We Help Employees Obtain the Compensation They Deserve Under State and Federal Law
Employees have rights under both state and federal law. Unfortunately, employers regularly violate these rights, often resulting in significant economic and non-economic harm to employees. If you have ever found yourself in a situation where your rights were violated, you know the difficulty of handling the matter yourself. Our experienced lawyers, however, are here and available to help you take issues like workplace discrimination, harassment, wrongful termination, and retaliation head on. To schedule a free case evaluation with a member of our team, call our office today at (510) 200-0162 or contact us online.
A number of laws on both the federal and state level protect employees from various types of discrimination. The following are brief descriptions of different types of discrimination that may occur in any workplace.
- Age discrimination – Some employers may feel tempted to terminate older employees and replace them with younger individuals who demand much lower salaries for their work. However, all employees age 40 or older have important protections against employment decisions or harassment based on their age.
- Sex discrimination – Sex discrimination can violate California and federal laws in many different ways. Sex discrimination can include unequal pay between genders for the same work, adverse employment action due to pregnancy or childbirth, refusal to promote or hire members of a certain sex, and more. The law does apply to men who suffer sex discrimination. The U.S. Equal Employment Opportunity Commission settled a sex-discrimination case against California-based Lawry’s Restaurants for $1 million for “maintaining a longstanding companywide policy of hiring only women for server positions in violation of Title VII of the Civil Rights Act of 1964,” according to a press release. California law definitely makes it clear that sex discrimination and harassment protections apply to men as well as women.
- California law also prohibits discrimination based on sexual orientation or gender identity.
- Racial discrimination – Employment discrimination based on race is prohibited by both state and federal law. Importantly, racial discrimination can involve both overt racist comments as well as negative employment actions based on a person’s race, such as failing to hire a qualified candidate, passing a person up for a promotion, unequal pay, or termination.
- Religious discrimination – Discrimination based on a person’s religion is also prohibited by state and federal law. Furthermore, employers are required by law to make reasonable accommodations for certain religious practices of employees. This can include making dress code exceptions for headwear or allowing a flexible schedule for prayer times or holy day celebrations.
- Disability discrimination – The law protects the rights of individuals with certain actual or perceived disabilities to earn a living. Employers may not treat someone unfairly simply because they have a disability or base employment decisions on a disability if the person is able to perform the job. Employers must also provide reasonable accommodations to allow a person with a disability to perform his or her job.
Some instances of employment discrimination can prove difficult to identify. Employers typically do not say things like “I am firing you because you are a Muslim” or “You are not getting this promotion because you are black,” when engaging in discriminatory practices. Instead, they may claim to base adverse employment decisions on employment issues such as poor work performance or attendance. When employers use false reasons to justify an adverse employment action that is actually motivated by discriminatory intent, the false reasons are referred to as “pretextual.”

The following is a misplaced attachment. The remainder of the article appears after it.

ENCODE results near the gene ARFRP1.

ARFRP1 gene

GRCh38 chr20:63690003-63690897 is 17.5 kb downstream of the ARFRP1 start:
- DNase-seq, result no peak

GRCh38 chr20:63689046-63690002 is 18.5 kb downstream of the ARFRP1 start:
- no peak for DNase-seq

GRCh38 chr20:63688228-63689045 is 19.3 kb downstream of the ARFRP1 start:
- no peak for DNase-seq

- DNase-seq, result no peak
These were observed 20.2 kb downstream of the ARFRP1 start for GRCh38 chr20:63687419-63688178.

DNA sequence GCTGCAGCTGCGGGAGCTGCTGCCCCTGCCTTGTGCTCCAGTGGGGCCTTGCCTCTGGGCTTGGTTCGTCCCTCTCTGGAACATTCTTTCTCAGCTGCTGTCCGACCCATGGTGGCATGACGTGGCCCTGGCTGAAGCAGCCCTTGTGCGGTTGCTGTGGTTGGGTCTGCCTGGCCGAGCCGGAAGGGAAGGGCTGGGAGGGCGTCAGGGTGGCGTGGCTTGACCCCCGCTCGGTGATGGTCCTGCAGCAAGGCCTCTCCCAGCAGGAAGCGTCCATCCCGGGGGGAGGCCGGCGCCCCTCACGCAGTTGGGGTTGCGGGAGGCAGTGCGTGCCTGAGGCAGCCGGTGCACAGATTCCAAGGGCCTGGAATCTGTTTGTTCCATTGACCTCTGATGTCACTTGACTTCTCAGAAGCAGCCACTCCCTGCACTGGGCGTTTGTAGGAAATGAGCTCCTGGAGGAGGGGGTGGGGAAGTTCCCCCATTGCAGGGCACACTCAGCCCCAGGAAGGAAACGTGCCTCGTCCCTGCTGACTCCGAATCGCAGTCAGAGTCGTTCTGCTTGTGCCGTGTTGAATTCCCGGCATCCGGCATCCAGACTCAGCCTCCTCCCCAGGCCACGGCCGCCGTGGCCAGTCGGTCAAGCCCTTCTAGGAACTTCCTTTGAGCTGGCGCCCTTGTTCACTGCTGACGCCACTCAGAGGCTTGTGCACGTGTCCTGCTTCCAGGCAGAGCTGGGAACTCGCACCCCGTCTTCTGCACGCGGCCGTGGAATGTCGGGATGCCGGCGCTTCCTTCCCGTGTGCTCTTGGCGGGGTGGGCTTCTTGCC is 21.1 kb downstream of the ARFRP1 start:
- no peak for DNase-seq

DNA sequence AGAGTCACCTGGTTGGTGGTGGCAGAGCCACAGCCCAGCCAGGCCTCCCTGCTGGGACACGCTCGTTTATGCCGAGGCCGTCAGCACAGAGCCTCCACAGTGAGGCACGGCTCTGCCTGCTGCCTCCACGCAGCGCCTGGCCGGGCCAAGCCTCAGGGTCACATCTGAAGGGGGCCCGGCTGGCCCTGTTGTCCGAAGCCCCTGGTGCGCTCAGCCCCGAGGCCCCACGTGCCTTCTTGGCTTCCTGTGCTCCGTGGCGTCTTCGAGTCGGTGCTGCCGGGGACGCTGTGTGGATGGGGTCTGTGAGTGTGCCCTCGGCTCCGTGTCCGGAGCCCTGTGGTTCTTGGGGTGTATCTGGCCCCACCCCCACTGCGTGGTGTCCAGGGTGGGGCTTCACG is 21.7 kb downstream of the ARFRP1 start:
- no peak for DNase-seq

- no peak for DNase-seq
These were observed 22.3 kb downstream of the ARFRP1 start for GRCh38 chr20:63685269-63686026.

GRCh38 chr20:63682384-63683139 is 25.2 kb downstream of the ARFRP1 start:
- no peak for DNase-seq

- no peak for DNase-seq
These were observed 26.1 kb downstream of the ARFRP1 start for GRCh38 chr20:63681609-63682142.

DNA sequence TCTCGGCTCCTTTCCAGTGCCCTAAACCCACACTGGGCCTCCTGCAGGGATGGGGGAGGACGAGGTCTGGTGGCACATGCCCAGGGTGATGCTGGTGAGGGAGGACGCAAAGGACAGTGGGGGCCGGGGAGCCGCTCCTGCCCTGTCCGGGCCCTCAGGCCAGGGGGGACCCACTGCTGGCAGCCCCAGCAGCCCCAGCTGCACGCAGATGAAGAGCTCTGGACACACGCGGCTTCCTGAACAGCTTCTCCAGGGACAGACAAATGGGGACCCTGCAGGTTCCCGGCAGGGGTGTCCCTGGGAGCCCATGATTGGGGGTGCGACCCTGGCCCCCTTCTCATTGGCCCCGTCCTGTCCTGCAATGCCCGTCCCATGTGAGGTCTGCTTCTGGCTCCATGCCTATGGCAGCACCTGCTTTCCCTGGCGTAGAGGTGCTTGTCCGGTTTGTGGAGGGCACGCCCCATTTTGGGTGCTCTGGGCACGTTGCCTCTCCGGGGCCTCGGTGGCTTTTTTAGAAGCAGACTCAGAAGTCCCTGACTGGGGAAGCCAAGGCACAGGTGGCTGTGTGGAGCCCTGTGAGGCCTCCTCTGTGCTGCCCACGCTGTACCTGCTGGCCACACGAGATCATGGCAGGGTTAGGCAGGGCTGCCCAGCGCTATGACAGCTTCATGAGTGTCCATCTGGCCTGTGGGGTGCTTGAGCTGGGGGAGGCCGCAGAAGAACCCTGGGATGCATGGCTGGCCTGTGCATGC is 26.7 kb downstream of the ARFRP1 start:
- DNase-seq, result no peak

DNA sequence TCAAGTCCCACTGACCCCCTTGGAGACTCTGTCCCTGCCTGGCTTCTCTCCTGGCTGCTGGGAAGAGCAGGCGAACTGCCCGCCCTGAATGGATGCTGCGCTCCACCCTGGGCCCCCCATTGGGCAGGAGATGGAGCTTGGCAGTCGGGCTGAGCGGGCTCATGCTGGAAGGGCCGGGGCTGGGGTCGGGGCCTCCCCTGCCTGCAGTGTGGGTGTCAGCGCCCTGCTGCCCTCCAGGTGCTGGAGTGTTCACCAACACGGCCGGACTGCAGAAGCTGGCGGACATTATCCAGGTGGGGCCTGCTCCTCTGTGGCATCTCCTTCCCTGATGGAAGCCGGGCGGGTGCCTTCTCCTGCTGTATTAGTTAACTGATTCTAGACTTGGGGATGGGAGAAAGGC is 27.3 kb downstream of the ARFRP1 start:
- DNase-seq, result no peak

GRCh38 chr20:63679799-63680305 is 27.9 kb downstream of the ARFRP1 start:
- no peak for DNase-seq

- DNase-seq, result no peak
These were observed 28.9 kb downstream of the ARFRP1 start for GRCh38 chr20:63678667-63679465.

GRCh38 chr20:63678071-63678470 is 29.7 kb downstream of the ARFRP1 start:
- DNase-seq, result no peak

Proving pretext is not easy, but an experienced attorney can often gather evidence that will show when an employer actually took action for an impermissible reason. Fortunately, a lawyer has many ways to gather evidence that disproves the reasons offered for a particular employment action. If you have any suspicion that you were the victim of employment discrimination that was justified using false reasons, review the facts of your case with an attorney as soon as possible.
Sexual Harassment in the Workplace
One particularly pervasive form of sex discrimination is sexual harassment. While it is illegal to harass employees based on any protected factor, sexual harassment is generally the most common form of this misconduct. Sexual harassment can range from comments or jokes of a sexual nature to unwanted sexual advances to sexual assault. Unlawful sexual harassment falls into two broad categories:
- Quid pro quo – This occurs when a supervisor or person with authority makes your employment—or aspects of your employment—depend on satisfying sexual demands. This can include either offering rewards for sexual favors or threatening adverse action if you refuse sexual advances.
- Hostile work environment – This type of harassment involves comments, jokes, come-ons, images, or other sexually offensive communications. When they become pervasive or offensive enough, they create a hostile work environment.
Sometimes, victims have a hard time knowing whether they experienced sexual harassment. If you feel offended or uncomfortable with something that happened at work, never hesitate to ask an experienced employment law attorney to evaluate your rights.
Like anyone else, executives and other people at your place of employment may engage in wrongdoing. Such wrongdoing can include unethical behavior, violations of the law, fraud, health and safety violations, and much more. There comes a time when concerned employees may want to report such misconduct but are afraid they will lose their jobs or suffer other adverse consequences for doing the right thing. Fortunately, the law protects employees who are brave enough to come forward and report the violations and misconduct of their employers.
The law prohibits employers from taking any adverse action against whistleblowing employees, which can include harassment, demotion, refusal of promotion or tenure, termination, or any other similar employment action. If your employment was negatively affected because you reported wrongful behavior, you have the right to seek compensation and reinstatement. If you are even considering blowing the whistle on your employer, discuss your rights with an employment law firm first. In California, the law protects employees who are fired or retaliated against for making complaints about violations of the law to the employer. There does not need to be a report to an outside agency.
Wage and Hour Violations
State and federal laws strictly regulate how employees are paid, including setting minimum hourly wages, overtime payment requirements, meal and rest break requirements, and more. California laws often provide more wage and hour rights and protections to employees than federal laws. For example, the minimum wage across the state of California is much higher than the federal minimum wage, and some cities may have even higher minimum wage requirements in place than the state level.